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UMS Social Media in Hiring and Firing Decisions Discussion

UMS Social Media in Hiring and Firing Decisions Discussion


Question: Review the material throughout Chapter 24 of our text on hiring, firing, and other employment decisions, including Biblical worldview perspectives; then, consider the question in the Point/Counterpoint on p. 616 (E-book p. 288): Should employers be permitted to use social media in hiring and/or firing decisions? Include legal, social, and Biblical perspectives in your analysis.

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Each reply must include at least 1 verse from Scripture, quoted and applied as an integral part of the discussion of the applicable issues in the context of a Biblical worldview.

1.  As Kubasek, Browne, et. al. state, “use of social media often reveals personal information such as race, gender, religion, sexual orientation and more, all of which could lead to discrimination in the hiring and/or firing process” (2023 p. 616). Given that discrimination based on these factors is a direct violation of Title VII of the Civil Rights Act of 1964, a company could find themselves in legal trouble for firing and/or declining to hire based on these qualities, whether or not that discrimination is consciously done. This is just one of multiple reasons why it is not a good idea for companies to use social media when making hiring and/or firing decisions. Another reason is that it blurs the boundaries between employees’ professional and personal lives.  

    With social media being such a prevalent part of peoples’ lives today, employers have started using this as an evaluation in their hiring and firing processes. In fact, in hiring processes, “employers appear particularly interested in personal information even if users intend to keep this private, going as far as to force job seekers to let them access their Facebook passwords during interviews…employers justify [this]…as a form of “risk work,” (Robards & Graf 2022) with the information collected online used to mitigate risk of hiring someone who would disrupt the workplace, be a misfit to the company culture, or compromise the company’s image. With the cost of going through the hiring process being so high, in both time and money, it is understandable that companies want to try to mitigate these risk factors. However, it is also important for these companies to not mitigate these risks at the expense of crossing the line between employees (and potential employees) professional and personal lives. Current and potential employees are not oblivious to this surveillance though, and have found ways to respond to it in ways that allow them to keep their privacy while still having their employer or potential employer see a social media profile. Research shows that “this sense of “imagined surveillance” steers young people’s self-presentation practices on social media toward tactics including finely tuned privacy settings, deleting content, and maintaining multiple profiles for different imagined audiences” (Robards & Graf 2022). Employees awareness of this surveillance and the actions they are taking to ensure their privacy can, in many cases, make using social media surveillance a waste of time and resources for the company both in the hiring process and current employee screenings.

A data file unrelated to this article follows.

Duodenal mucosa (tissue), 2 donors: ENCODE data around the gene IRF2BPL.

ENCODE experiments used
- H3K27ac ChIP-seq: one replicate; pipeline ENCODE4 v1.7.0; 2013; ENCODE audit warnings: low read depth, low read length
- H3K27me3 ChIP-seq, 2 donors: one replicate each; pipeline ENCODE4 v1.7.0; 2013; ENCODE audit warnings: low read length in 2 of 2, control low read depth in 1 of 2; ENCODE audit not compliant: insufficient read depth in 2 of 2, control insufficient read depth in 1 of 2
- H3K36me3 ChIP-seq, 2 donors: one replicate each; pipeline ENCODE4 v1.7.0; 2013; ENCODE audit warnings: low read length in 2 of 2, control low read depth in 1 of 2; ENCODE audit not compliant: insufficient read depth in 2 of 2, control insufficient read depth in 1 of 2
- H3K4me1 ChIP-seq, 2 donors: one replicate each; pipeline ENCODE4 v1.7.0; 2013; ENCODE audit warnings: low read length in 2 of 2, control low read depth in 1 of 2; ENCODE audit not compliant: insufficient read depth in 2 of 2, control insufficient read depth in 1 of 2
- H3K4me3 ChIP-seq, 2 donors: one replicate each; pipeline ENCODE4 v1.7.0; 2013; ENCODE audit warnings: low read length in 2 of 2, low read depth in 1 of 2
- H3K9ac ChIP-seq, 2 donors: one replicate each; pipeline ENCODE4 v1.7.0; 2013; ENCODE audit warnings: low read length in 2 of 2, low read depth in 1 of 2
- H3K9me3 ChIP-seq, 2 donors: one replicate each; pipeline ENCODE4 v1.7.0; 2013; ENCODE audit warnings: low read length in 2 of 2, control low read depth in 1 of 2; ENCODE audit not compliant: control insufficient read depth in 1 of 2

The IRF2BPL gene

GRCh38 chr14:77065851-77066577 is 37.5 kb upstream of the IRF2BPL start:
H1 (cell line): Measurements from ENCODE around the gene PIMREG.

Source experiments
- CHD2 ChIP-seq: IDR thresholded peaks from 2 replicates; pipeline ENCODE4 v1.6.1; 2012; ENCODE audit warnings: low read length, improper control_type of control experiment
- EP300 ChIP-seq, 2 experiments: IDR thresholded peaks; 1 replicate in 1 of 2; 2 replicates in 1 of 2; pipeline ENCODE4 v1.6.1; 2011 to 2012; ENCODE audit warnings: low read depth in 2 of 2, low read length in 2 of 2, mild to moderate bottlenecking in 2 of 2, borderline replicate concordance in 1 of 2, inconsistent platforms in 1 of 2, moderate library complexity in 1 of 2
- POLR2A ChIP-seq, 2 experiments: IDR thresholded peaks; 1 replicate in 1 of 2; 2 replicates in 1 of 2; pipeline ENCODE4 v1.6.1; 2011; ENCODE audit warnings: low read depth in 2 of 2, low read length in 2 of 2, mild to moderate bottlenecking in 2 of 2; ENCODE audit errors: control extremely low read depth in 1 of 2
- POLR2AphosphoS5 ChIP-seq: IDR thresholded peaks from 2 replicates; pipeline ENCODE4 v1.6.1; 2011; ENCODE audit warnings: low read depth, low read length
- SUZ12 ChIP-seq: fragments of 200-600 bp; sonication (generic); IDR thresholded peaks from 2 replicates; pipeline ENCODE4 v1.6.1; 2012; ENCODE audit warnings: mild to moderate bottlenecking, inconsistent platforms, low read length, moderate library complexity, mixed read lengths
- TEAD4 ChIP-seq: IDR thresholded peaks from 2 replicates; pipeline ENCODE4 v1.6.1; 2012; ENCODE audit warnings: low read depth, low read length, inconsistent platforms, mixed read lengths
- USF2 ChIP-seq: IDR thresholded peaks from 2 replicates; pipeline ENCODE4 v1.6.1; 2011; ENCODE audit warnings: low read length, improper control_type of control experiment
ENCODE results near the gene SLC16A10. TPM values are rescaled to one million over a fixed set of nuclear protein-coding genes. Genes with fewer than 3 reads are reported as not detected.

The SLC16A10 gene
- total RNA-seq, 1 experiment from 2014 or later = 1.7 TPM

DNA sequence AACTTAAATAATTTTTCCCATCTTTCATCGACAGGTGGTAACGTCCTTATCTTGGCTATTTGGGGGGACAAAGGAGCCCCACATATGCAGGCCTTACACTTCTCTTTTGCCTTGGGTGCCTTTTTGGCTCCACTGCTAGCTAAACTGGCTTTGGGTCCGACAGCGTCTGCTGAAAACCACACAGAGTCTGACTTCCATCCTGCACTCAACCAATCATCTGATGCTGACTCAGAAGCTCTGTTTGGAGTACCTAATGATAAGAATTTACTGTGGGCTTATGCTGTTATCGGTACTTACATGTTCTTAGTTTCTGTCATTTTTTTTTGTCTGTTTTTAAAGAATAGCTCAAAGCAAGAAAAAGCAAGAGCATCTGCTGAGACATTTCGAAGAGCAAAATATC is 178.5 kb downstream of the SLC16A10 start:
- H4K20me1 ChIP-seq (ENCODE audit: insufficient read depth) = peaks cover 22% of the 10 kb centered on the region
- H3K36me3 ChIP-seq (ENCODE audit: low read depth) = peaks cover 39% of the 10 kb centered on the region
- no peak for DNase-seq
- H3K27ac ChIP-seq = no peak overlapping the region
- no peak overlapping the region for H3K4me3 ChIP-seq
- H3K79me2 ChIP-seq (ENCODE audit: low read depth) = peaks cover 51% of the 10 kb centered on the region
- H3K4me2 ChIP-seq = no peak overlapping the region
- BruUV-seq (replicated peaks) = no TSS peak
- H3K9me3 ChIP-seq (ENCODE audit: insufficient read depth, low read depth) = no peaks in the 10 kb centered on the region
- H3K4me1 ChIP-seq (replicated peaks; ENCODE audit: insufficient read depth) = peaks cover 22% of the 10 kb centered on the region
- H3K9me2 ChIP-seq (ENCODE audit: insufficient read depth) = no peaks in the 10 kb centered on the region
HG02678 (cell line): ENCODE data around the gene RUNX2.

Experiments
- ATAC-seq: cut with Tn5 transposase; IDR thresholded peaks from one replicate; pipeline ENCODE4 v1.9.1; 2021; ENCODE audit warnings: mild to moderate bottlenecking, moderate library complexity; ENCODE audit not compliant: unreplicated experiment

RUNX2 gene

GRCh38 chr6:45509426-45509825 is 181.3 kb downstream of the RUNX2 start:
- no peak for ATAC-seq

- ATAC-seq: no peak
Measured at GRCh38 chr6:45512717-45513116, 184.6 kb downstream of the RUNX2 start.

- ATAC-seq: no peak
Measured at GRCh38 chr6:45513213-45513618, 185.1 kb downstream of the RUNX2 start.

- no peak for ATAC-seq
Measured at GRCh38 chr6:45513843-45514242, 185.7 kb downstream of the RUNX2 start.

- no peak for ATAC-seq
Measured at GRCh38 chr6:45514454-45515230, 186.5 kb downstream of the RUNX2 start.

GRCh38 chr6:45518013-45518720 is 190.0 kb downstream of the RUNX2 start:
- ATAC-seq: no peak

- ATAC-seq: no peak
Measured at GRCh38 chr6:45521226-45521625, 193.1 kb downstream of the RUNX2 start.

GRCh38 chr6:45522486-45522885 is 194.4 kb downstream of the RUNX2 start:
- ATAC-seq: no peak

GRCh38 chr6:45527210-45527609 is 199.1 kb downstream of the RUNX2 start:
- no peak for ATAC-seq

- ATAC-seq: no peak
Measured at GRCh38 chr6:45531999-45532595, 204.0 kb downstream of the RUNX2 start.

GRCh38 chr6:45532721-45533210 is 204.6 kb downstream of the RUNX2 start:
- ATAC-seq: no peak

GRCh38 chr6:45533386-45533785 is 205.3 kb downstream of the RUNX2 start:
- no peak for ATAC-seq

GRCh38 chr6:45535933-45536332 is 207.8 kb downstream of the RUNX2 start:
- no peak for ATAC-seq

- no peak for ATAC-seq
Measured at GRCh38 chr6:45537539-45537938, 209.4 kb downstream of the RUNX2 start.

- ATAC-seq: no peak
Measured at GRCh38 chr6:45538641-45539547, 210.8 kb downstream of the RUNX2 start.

In a study examining the influence of employers’ requesting that job applicants provide the login details of their personal social media accounts, it was found that “more than half (58 percent) of participants with work experience stated they would refuse such a request and thus not complete the application – a similar drop-out rate has been observed in previous research on applicant withdrawal” (Jeske and Shultz 2019 p. 74) With so many websites providing reviews on companies, including their hiring practices, the result of these requests has the potential to be a reduction in overall applicants moving forward, and thus prevent the company from achieving the necessary levels of productivity, which in turn will hurt their profitability. However, by following 1 Thessalonians 4:11-12 which says “and to aspire to live quietly, and to mind your own affairs, and to work with your hands, as we instructed you, so that you may walk properly before outsiders and be dependent on no one” (English Standard Bible 2001), companies can stay out of their current and potential employees’ personal lives, and have a better reputation among those potential employees, thus increasing their chances of adequate staffing levels, productivity, and profitability.